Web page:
Wendy Williams’ past comes back to haunt her as new host of RuPaul watch parties

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Bailey Laske

Wendy Williams' RuPaul Controversy

Wendy Williams, new host of Friday watch parties for “RuPaul’s Drag Race,” has recently come under fire for kicking a drag queen out of the audience of her talk show “The Wendy Williams Show” in 2009. While there are some states that allow a business to not serve a person because of their sexual orientation if it goes against religious beliefs, this incident occurred in New York where it is illegal. While some are demonizing Williams, others cite her right to serve who she wants because of her personal beliefs, religious or otherwise.

“People have to personally make decisions about service on their own,” said Joan Coakley, president of the Lansing, Michigan, stake of the The Church of Jesus Christ of Latter-day Saints.

VH1’s choice of Williams as the host of its new watch parties is frustrating members of the LGBTQ+ community. During one 2009 taping, Williams forced a man in her audience to leave because he was dressed in drag. There were claims of a concern that he would draw too much attention to himself. Famous drag queens are speaking out against Williams’ actions. New York-based drag queen Stephanie Stone was one of the first people to voice displeasure.

Earlier this month, Stone made a Facebook status saying,” All I remember is when Wendy Williams had Erick Atoure Aviance removed from her studio audience for being in drag … now she’s doing the pre-show for drag race, when are folks gonna realize not everyone’s your ‘friend of the community.”

Employment Non-discrimination Laws for the LGBT community

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Members of the LGBTQ+ community also spoke out against Williams and against laws that allow businesses to not serve people based on sexual orientation. Gay East Lansing resident Nathan Cobb explained “You do not discriminate against someone who is a woman or someone who is a different race than you. It is something that is innate to the person. It is not something that the person can change or chooses to be.”

Lesbian East Lansing resident Dr. Lucy Underwood echoed Cobb’s sentiments and said, “I have never understood the religious argument. The Bible just says to love each other.”

Williams’ supporters back her right to choose who she does and does not want to offer services to, claiming that businesses should not be forced to provide services to people in the LGBT community. Mississippi, North Carolina, and Kansas are three states that allow business owners to be selective about offering their service when it may interfere with Constitutional religious rights. Additionally, many religious people want to steer others away from viewing refusal of service or disagreement with romantic same-sex lifestyles as hate. Kristin Collins, leader of a Catholic Women’s group at St. John’s, stressed that, “The common misconception with the LGBT community and the Catholic Church is that if you disagree with somebody you hate them or you’re judging them.”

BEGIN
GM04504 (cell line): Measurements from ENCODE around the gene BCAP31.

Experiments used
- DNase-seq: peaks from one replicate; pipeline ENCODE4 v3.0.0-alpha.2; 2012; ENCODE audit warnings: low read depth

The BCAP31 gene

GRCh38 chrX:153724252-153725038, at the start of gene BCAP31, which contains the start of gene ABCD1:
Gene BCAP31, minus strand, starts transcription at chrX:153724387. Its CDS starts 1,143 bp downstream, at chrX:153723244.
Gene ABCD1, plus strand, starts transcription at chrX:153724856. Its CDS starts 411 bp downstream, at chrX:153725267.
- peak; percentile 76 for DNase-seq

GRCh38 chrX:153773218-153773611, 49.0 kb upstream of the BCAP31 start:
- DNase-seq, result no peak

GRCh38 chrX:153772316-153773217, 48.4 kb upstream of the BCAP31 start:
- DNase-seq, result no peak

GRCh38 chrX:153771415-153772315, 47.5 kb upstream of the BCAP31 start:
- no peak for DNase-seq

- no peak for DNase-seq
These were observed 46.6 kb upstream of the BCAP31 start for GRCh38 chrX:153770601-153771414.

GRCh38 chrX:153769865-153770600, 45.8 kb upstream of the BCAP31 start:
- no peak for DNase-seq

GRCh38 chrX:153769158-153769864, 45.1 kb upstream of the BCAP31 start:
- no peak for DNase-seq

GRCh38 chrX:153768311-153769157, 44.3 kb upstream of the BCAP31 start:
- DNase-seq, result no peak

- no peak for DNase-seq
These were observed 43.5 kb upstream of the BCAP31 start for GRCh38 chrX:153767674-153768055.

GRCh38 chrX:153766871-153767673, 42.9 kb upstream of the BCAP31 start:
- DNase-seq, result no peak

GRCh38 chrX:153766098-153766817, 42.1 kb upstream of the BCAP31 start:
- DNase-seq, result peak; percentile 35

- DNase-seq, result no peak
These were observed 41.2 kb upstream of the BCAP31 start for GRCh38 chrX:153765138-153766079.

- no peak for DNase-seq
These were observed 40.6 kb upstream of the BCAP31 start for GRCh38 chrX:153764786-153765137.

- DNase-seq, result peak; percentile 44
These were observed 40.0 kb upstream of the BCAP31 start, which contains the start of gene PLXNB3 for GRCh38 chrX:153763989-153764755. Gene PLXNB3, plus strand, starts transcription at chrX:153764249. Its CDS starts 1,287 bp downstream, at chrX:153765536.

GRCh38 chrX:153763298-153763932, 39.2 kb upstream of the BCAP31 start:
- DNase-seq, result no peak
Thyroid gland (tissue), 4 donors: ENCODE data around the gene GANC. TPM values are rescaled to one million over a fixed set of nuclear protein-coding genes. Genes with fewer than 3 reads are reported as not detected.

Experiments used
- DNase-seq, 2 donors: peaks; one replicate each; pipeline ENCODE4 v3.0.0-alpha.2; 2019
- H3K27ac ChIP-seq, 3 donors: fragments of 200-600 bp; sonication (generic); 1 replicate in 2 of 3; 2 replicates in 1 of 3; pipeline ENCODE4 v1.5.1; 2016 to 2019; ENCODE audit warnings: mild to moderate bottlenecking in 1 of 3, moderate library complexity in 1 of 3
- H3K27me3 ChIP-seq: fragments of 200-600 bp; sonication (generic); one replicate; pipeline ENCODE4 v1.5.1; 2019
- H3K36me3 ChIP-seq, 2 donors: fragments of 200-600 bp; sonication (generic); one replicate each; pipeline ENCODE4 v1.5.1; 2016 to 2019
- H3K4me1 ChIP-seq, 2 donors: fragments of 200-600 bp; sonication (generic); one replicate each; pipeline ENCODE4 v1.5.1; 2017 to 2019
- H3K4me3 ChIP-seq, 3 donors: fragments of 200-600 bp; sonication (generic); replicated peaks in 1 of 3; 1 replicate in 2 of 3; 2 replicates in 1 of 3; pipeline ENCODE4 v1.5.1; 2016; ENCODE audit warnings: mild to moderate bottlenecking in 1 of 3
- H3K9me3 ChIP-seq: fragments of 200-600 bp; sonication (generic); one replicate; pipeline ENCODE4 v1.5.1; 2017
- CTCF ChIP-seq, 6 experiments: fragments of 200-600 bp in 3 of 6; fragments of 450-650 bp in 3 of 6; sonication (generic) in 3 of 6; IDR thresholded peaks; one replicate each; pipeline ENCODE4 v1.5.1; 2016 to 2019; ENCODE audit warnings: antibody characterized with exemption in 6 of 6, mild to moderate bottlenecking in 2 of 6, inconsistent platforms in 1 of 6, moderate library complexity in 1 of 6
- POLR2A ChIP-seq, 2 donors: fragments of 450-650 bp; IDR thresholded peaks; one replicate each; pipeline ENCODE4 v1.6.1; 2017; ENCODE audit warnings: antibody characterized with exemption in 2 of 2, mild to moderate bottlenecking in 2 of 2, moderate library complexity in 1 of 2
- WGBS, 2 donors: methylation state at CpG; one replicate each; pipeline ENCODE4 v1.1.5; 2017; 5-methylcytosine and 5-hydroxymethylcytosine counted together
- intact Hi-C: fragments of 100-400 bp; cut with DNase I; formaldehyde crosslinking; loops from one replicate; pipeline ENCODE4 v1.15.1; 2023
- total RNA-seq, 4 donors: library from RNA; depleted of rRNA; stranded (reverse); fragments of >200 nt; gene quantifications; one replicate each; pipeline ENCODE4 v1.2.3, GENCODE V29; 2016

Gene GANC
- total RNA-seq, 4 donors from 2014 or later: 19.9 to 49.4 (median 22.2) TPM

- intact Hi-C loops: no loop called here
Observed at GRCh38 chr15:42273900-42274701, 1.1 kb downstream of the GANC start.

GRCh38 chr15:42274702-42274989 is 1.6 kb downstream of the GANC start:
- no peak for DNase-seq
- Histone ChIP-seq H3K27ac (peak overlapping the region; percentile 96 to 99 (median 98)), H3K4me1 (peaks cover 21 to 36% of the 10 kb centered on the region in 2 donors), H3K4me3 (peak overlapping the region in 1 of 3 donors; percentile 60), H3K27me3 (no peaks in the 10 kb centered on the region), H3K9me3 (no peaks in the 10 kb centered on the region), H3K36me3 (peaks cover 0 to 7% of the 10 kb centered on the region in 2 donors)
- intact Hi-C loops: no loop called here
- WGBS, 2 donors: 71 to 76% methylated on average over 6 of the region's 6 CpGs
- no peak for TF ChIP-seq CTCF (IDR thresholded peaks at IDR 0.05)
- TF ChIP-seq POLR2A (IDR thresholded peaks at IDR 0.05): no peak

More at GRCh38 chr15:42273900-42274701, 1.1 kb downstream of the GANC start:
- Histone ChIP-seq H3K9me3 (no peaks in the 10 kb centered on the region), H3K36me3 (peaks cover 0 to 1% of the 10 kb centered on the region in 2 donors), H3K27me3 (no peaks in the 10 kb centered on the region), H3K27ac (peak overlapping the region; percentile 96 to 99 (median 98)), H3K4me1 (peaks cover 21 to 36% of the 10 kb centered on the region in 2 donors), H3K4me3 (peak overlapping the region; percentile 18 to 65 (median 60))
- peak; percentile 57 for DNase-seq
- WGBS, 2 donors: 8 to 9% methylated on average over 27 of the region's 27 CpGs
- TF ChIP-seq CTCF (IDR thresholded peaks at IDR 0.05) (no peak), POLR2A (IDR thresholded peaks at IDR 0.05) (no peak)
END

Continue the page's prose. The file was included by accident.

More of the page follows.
Church

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Both Collins and Coakley said that choosing to serve LGBT people is not against their religion, but individuals need to be able to decide how they can best hold true to their faith. Coakley opposed using situations like the one with Williams as a means to divide communities, “A lot of people think that there are more things that divide us, but at LDS we say ‘You know what. We need to focus on more things that bring us together’.”

Anna Jo Herron, a bisexual student at Columbia College, expressed her hope of unity and acceptance of the LGBT community, no matter a person’s religious beliefs. She saw the actions of Williams as a sign of hope, claiming “People can grow as human beings and change their past behavior.”

Williams continues to host the watch parties for “RuPaul’s Drag Race” season nine.

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